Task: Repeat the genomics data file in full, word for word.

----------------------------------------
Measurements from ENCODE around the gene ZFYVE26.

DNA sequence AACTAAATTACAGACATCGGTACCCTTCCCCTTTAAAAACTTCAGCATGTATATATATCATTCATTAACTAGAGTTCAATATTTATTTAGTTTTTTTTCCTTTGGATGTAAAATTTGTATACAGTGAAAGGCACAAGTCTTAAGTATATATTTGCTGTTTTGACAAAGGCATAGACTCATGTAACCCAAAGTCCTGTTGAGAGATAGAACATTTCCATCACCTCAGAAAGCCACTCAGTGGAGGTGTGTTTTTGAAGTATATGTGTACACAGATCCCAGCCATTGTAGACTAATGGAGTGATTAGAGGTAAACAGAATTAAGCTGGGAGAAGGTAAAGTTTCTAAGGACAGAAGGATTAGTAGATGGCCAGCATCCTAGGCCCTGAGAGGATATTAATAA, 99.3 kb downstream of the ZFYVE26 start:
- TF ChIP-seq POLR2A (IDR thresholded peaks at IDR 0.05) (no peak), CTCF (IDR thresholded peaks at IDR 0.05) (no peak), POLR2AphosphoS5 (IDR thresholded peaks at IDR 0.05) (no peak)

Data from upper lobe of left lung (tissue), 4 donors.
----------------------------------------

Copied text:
Measurements from ENCODE around the gene ZFYVE26.

DNA sequence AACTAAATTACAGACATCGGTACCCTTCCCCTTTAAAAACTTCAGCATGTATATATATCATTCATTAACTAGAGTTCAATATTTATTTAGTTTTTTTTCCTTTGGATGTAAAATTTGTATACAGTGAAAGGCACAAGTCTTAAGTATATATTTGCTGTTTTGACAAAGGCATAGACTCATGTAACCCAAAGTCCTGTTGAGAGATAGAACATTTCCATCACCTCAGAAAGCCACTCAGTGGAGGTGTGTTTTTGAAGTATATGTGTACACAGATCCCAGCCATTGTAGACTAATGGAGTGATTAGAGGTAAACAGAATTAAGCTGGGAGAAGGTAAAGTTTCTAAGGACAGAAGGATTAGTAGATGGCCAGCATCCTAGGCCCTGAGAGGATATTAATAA, 99.3 kb downstream of the ZFYVE26 start:
- TF ChIP-seq POLR2A (IDR thresholded peaks at IDR 0.05) (no peak), CTCF (IDR thresholded peaks at IDR 0.05) (no peak), POLR2AphosphoS5 (IDR thresholded peaks at IDR 0.05) (no peak)

Data from upper lobe of left lung (tissue), 4 donors.